Many experienced gardeners and landscape professionals practice Integrated Pest Management (IPM) to make and maintain gardens that are healthy and vigorous, with low populations of pests.
Why use Integrated Pest Management?
Because IPM is a complete approach to gardening that can end your reliance on traditional pesticides while improving the health of your plants and trees, and the environment. What’s not to like about that?
Integrated pest management is about balance, attention, and response.
If your garden attracts beneficial insects that pollinate your plants and trees, and that eat or kill destructive insects, then you won’t have to kill them with pesticides. You’re not spending money buying pesticides each year and you get effortless, improved flowering and fruiting!
Another key component of IPM is paying attention to your garden. If you regularly take a little time to check your plants for insects and follow seasonal patterns of growth and emergence, you’ll be way more efficient at keeping pests in check.
Paying attention also means you’ll get more familiar with the best nutrition and irrigation for your particular garden, as these types of cultural controls help ensure your plants are vigorous and healthy. Healthy plants are more able to resist insect pests.
Practicing IPM means your garden will be safe for children and pets, you’ll save money, and the environmentally beneficial species we rely on will hang around. Read on to learn how IPM works!
HOW DOES INTEGRATED PEST MANAGEMENT WORK?
There is no one single solution that can do it all in your garden. Instead, IPM combines several management approaches for long-term effectiveness. These approaches include:
- Regular monitoring of insect pest populations
- Using physical, biological, and cultural controls
- Using organic, targeted pesticides only when needed and only in combination with other approaches and controls
- Choosing pest- and disease-resistant varieties of plants and trees
In a complex, living ecosystem—of which your yard is part—total eradication of organisms is rarely desired. A better goal to focus on is reducing pest populations to a level where they cause few noticeable problems and don’t interrupt the natural patterns and habits of plant growth, beneficial insects, and pollinators.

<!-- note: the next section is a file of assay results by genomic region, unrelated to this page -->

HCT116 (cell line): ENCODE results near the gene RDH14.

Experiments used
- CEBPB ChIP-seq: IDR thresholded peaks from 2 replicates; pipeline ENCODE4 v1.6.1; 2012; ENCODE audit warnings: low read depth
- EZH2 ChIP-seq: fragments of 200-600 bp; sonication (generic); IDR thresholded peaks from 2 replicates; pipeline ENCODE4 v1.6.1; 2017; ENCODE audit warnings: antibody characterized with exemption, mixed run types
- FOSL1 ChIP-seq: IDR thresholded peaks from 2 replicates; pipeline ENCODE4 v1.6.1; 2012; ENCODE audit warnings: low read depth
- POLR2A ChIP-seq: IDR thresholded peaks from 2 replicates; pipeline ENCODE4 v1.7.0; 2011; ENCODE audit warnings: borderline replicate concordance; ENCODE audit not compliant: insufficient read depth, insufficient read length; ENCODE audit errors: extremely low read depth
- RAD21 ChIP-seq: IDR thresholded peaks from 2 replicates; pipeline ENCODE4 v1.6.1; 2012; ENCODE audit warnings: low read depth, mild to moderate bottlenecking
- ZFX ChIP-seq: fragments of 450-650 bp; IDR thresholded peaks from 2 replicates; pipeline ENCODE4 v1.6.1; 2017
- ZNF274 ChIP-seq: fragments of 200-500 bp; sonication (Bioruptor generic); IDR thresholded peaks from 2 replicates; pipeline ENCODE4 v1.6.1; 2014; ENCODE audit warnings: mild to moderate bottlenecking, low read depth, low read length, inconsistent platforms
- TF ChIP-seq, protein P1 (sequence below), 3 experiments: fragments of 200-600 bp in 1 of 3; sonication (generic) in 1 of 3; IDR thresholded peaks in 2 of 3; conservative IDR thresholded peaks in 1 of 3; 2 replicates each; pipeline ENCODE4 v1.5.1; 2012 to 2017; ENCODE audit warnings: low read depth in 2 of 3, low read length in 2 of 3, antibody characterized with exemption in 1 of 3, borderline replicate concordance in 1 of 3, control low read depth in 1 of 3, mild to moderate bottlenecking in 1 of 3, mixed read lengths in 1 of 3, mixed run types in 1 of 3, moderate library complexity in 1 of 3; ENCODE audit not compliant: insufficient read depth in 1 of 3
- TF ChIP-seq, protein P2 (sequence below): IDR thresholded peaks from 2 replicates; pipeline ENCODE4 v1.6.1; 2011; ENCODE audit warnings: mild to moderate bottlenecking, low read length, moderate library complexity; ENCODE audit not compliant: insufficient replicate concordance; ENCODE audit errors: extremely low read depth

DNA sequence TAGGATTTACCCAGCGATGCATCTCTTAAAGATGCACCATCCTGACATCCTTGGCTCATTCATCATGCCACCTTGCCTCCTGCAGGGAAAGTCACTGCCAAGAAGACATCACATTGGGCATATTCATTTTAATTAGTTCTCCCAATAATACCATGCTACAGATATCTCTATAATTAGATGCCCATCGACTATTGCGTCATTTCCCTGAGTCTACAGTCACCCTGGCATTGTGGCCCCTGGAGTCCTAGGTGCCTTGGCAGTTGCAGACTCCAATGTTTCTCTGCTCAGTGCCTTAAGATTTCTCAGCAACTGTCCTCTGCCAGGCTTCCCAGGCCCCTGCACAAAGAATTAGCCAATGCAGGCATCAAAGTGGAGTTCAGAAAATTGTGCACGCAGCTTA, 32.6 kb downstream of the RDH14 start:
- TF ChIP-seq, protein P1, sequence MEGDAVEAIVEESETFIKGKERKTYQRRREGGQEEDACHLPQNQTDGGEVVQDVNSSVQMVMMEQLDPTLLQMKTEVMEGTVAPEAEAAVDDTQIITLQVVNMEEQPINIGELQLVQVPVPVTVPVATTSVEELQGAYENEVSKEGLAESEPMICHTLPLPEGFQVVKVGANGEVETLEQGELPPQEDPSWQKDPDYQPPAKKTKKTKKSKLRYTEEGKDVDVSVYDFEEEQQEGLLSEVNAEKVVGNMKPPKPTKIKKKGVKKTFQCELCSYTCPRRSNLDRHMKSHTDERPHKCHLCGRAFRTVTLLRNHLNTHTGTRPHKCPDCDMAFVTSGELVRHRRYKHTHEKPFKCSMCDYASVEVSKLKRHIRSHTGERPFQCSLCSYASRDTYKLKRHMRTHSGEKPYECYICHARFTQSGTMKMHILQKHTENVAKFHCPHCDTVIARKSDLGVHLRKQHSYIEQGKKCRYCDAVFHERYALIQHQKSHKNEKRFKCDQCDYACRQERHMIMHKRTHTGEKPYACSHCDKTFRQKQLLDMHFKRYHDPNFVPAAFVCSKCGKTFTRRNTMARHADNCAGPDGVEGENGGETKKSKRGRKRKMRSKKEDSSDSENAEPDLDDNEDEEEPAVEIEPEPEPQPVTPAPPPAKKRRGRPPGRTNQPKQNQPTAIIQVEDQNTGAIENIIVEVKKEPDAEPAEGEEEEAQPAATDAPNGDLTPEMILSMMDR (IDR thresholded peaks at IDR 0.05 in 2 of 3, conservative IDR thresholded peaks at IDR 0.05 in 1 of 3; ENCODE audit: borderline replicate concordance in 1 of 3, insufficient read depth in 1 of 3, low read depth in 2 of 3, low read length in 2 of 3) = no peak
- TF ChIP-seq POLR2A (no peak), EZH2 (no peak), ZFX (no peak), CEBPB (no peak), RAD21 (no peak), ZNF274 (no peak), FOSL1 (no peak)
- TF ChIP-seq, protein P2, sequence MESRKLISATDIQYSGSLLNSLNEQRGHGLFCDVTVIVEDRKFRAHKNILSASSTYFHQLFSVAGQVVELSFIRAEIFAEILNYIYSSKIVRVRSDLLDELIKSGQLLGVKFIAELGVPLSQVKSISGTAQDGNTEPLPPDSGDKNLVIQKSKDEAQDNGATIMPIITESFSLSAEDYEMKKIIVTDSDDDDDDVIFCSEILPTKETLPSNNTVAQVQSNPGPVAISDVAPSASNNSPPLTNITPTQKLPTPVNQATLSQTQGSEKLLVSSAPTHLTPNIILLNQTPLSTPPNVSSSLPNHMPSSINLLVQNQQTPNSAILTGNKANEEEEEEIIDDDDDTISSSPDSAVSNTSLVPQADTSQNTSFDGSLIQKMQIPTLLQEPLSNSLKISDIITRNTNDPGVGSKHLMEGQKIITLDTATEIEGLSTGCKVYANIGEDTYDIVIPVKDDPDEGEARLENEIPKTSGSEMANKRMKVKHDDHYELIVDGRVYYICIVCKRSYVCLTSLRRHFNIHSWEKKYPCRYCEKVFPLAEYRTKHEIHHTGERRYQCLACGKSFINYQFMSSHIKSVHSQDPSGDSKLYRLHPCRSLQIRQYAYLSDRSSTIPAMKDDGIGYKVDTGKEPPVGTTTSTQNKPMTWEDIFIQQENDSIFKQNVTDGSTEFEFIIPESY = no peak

Below, you can read more about the essentials of Integrated Pest Management.
Part of the foundation of IPM is pest monitoring. If you spend a little time checking your plants and trees for insect pests, it’s easy to quickly control or eradicate a pest population while it’s still small. By regularly checking your plants and trees during the growing season, you can stop pests in your garden before their numbers grow out of control.
For example, let’s take monitoring for the Emerald Ash Borer (EAB). This alien, invasive beetle species attacks and kills ash (Fraxinus) trees, including green ash (F. pennsylvanica), white ash (F. americana), and black ash (F. nigra). If you place and regularly check EAB sticky traps, you can find out if the EAB is present. If the EAB is found, its population estimate from the traps will inform you about what type of control is best. Early discovery means a smaller population of EAB, and more options for control.
Biological control means using natural predators, parasites, pathogens, and competitors to control damaging pests. There are lots of these that work to keep pest populations low.
Beneficial insects are the most commonly used biological control. Ladybugs and lacewings are common examples of garden-friendly, beneficial insects that will set up shop in your garden and eat aphids all day long.